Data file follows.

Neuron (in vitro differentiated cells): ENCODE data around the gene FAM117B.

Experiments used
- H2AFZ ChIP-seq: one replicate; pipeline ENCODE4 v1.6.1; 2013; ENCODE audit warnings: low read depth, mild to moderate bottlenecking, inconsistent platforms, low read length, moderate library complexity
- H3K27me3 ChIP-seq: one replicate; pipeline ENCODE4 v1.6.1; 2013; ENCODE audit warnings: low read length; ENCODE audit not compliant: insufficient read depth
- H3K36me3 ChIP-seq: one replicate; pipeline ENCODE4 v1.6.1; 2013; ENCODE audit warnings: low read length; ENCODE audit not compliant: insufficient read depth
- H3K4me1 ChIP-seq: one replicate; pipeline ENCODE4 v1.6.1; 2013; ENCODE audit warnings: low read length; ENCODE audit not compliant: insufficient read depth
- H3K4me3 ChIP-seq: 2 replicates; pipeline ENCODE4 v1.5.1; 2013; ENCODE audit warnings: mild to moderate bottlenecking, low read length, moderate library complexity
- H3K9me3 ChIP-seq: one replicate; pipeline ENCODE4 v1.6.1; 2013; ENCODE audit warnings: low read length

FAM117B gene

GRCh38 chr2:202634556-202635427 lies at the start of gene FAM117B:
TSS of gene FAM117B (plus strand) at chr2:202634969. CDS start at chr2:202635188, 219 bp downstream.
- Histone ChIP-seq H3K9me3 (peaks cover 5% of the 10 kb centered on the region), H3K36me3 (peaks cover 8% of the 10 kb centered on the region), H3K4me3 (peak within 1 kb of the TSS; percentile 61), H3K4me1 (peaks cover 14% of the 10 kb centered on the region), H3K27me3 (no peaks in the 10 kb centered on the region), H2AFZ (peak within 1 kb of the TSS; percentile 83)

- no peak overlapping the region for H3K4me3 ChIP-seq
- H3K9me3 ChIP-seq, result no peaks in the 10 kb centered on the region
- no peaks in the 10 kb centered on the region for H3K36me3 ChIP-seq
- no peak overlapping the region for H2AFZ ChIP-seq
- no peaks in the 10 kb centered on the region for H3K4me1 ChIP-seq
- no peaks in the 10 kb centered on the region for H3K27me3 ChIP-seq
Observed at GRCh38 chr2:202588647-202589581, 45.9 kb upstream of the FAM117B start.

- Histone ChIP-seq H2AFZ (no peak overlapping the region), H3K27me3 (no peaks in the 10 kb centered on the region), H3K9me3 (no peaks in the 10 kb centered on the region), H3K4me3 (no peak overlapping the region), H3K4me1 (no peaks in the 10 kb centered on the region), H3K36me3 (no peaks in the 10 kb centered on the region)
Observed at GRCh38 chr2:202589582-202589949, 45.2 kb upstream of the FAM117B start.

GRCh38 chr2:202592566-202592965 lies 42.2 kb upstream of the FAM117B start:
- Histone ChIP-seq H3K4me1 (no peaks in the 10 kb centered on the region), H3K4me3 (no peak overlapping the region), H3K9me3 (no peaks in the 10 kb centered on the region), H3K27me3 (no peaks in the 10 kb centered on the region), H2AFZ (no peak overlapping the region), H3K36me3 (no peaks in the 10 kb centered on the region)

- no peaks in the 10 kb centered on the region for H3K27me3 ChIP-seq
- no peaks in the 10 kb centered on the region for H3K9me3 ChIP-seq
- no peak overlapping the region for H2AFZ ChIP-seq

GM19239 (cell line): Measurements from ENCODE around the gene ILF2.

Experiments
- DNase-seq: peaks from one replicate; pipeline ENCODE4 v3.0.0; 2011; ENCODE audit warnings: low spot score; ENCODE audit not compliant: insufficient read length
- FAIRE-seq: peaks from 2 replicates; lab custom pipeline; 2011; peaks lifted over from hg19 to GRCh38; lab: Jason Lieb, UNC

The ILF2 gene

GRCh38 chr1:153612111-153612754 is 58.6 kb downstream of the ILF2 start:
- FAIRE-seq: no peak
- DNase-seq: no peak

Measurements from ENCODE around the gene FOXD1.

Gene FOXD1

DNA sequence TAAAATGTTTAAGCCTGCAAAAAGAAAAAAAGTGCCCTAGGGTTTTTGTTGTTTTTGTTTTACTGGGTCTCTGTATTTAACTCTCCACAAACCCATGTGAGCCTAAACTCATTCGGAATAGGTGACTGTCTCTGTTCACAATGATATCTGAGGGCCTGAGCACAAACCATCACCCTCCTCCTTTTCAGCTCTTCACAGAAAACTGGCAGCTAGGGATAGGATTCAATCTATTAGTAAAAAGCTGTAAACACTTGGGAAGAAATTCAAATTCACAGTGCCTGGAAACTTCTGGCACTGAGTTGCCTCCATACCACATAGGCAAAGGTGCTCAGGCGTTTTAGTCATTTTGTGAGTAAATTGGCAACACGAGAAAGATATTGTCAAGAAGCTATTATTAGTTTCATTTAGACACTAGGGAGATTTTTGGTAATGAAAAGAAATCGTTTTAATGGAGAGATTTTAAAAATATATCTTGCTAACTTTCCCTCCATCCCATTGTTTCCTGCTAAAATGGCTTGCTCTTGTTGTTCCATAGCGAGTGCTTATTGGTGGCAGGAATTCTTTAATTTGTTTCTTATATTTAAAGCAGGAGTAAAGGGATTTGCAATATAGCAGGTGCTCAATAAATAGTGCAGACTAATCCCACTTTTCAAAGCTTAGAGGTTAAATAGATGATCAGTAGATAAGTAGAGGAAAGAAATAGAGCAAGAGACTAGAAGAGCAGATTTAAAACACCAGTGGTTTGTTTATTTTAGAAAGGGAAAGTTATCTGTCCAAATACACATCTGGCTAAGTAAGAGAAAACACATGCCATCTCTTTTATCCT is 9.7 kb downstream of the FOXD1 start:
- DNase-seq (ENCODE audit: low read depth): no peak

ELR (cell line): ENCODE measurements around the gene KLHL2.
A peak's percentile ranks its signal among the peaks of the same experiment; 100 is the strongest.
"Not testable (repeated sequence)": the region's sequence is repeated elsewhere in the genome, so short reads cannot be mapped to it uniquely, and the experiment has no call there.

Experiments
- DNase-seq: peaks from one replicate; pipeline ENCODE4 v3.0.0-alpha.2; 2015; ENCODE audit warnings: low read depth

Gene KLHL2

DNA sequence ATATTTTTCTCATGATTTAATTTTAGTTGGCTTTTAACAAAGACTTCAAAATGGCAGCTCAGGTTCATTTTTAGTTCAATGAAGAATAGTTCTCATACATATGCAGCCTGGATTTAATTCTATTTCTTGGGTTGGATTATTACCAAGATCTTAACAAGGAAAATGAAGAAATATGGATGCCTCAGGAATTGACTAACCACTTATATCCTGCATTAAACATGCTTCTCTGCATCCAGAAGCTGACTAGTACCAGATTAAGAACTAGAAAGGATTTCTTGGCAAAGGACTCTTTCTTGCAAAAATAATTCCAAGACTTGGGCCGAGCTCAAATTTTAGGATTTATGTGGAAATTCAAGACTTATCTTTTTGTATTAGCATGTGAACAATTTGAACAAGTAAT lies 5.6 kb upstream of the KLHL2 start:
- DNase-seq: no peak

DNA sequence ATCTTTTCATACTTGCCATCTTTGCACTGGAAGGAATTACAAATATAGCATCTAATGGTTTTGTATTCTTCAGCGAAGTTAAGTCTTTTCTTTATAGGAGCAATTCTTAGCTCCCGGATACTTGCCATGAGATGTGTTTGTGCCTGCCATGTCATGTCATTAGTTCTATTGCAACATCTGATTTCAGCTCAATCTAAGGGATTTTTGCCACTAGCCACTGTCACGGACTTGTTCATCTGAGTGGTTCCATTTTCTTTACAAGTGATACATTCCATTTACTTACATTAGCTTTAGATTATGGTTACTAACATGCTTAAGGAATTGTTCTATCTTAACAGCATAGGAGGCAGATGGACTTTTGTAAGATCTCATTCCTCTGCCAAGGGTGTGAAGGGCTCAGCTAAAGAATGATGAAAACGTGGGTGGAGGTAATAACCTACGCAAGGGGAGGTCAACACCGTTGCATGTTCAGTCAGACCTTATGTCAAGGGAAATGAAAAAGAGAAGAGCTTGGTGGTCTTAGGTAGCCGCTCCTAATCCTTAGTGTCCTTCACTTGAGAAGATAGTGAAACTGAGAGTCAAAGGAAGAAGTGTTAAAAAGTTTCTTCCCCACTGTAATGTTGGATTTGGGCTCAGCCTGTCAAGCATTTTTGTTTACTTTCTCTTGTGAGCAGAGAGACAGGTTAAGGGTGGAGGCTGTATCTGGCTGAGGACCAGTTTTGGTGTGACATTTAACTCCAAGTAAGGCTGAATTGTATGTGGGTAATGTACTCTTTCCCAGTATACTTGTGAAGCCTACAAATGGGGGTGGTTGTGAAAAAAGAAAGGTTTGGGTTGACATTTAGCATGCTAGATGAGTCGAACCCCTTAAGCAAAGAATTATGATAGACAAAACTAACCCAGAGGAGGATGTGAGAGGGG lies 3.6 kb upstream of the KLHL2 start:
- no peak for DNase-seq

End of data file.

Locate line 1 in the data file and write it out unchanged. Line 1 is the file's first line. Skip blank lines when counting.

Neuron (in vitro differentiated cells): ENCODE data around the gene FAM117B.